Publishing house Európa and the Tulipán (Tulip) editions

Publishing house Európa was founded in 2001 and, as the name suggests, the publisher's focus is primarily on European literature. This means that their fund consists almost exclusively of translations. The website ( ) immediately gives a look at the webshop and on the left there is a column with websites and articles written about the publications, with a reference to the publisher's facebook page.

In an interview with publisher Martin Plch in the daily SME (12.02.2018) is where we learn most of the information about the publishing house. It wants to focus first and foremost on classics in European literature. In 2001 Slovakia had a political climate with discussion about whether or not to join the European Union and to this day among political parties the foreign policy orientation is either strongly directed towards Russia or strongly or more likely pro-western.

Paradoxically, the publisher's first book concerned a classic of twentieth-century Russian literature: the Twelve Chairs by Ilya Il´f and Yevgeny Petrov. Later, several other works by these authors and other Russian authors came out in this series, the edicia Kolotoč (carousel) series. Carousel is named after the work of the same name by Russian author Mikhail Zoščenko. This edition contains mostly cheerful, humorous books.

The publisher's second series was the Premena series, named after Franz Kafka's Die Verwandlung (the transformation), in which originally all of Kafka's translations were to come out. Eventually this series was expanded to include great classics by Alexander Pushkin, Fyodor Dostoevsky, Anton Chekhov, Stefan Zweig, Bram Stoker, Henryk Sienkiewicz, Robert Musil, Luigi Pirandello, Mikhail Bulgakov, Evgeni Zamjatin, but interestingly for Dutch literature, this series also published Karakter (Character) by Ferdinand Bordewijk and Het verboden rijk (The forbidden empire) by Slauerhoff.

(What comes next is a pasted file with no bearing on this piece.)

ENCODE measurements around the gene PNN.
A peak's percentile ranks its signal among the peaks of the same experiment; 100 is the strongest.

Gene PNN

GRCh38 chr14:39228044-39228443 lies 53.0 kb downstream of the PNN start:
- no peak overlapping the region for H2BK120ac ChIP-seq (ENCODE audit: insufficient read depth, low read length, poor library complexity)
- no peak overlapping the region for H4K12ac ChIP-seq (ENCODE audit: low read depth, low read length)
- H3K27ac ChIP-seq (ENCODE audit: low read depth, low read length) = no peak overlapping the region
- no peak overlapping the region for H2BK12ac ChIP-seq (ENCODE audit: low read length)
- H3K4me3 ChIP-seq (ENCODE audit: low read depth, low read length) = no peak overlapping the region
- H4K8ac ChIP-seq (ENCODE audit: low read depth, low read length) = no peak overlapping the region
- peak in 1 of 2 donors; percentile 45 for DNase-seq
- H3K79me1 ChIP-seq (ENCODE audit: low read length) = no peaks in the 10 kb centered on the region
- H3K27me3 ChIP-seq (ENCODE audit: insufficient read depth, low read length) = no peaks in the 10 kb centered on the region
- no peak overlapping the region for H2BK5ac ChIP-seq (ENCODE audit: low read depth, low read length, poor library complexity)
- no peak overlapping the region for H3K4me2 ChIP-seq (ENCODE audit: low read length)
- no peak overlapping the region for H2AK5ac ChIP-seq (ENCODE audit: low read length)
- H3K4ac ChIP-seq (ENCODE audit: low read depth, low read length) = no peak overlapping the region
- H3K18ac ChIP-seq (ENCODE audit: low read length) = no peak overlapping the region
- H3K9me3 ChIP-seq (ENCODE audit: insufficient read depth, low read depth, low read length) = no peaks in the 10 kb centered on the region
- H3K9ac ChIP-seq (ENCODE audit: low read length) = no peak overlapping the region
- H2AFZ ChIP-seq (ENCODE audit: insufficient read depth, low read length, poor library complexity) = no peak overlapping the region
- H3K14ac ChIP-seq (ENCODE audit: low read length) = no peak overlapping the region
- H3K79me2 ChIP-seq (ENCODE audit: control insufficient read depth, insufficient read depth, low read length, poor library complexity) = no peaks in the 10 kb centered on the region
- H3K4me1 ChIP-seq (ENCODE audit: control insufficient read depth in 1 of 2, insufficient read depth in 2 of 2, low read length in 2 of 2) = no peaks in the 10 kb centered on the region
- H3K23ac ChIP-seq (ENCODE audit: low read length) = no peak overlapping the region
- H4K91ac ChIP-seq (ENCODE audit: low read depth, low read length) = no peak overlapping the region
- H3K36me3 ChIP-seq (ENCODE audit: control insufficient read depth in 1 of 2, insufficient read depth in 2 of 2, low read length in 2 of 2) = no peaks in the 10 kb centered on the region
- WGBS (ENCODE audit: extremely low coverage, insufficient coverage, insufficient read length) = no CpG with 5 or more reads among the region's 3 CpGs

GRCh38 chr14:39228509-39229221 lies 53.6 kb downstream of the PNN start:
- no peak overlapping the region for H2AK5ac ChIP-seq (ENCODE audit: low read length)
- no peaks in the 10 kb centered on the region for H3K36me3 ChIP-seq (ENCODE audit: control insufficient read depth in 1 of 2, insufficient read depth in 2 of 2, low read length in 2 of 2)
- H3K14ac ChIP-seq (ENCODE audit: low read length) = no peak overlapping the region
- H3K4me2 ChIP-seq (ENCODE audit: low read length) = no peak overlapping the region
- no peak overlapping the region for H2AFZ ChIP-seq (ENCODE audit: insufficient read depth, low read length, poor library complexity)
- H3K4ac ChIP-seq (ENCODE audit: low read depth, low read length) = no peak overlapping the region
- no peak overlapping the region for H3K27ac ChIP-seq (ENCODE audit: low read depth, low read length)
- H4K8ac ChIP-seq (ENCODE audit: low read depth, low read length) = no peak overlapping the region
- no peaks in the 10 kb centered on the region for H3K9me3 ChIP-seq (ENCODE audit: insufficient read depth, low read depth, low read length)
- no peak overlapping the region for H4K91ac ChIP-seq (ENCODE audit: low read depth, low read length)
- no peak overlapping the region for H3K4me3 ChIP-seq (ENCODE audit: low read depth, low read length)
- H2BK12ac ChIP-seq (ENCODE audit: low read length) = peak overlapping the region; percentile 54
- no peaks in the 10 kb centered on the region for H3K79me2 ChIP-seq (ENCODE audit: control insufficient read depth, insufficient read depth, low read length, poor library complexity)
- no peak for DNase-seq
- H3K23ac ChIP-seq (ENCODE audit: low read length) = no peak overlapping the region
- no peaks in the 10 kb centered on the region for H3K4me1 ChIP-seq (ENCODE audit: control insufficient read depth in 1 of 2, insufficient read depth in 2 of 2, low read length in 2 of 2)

Then, with the passing of time, new editions appeared. Plch also mentions the Šimon edition, with psychological and philosophical literature and the works of Sigmund Freud in Slovak, in addition to Nietzsche, Derrida, Schopenhauer, Edith Stein. Finally he mentions The Auris edition where literary non-fiction is published, for example, books of Churchill. In this series the monograph Človek v dejinách. Johan Huizinga a humanitné vedy (Man in History. Johan Huizinga and the Humanities) by Adam Bžoch was published, in which he places the Dutch historian's significance in thinking about humanities and his life and work as a leading scholar in a broader context, focusing not only on his world-class publications such as Herfsttij der Middeleeuwen (The waning of the Middle Ages), but also lesser-known essays and studies.

Publisher Martin Plch indicates that he publishes bestsellers in translation, after classics but also pays attention to works that deviate from the literary mainstream and popular taste. We can certainly notice this in the profile of the Tulipán (tulip) edition series, a series with the exception of Kaas by Willem Elsschot, only North Dutch literature (i.e. no Flemish authors).  

The series publishes one or two titles a year. Keefman by Jan Arends was published in 2020, the most recent work in the edition are essays of painter Piet Mondriaan (2021). In 2019 Theo van Doesburg's Fourth Dimension of Art came out, in 2018 Hella S. Haasse's Gardens of Bomarzo and Eva by Carry van Bruggen. In total, the Tulipán series currently contains 18 editions, including two works by Johan Huizinga (Cultural Historical Essays and Culture and Crisis in the Seventeenth Century) and further works by Louis Couperus, Gerard Reve, Nescio, J. Bernlef, Thomas Rosenboom, Marcellus Emants, Cees Nooteboom, Martinus Nijhoff, Willem Elsschot, Jan Jacob Slauerhoff, Menno Ter Braak, Frederik van Eeden. In this series of authors, only Rosenboom and Nooteboom are still alive and all works, with the exception of J. Bernlef's De verloren zoon (The prodigal son) were translated by Adam Bžoch, Thomas Rosenboom's De Jongen met de viool (The Boy with the Violin) was translated by Marta Maňáková and Adam Bžoch together. 

(Benjamin Bossaert)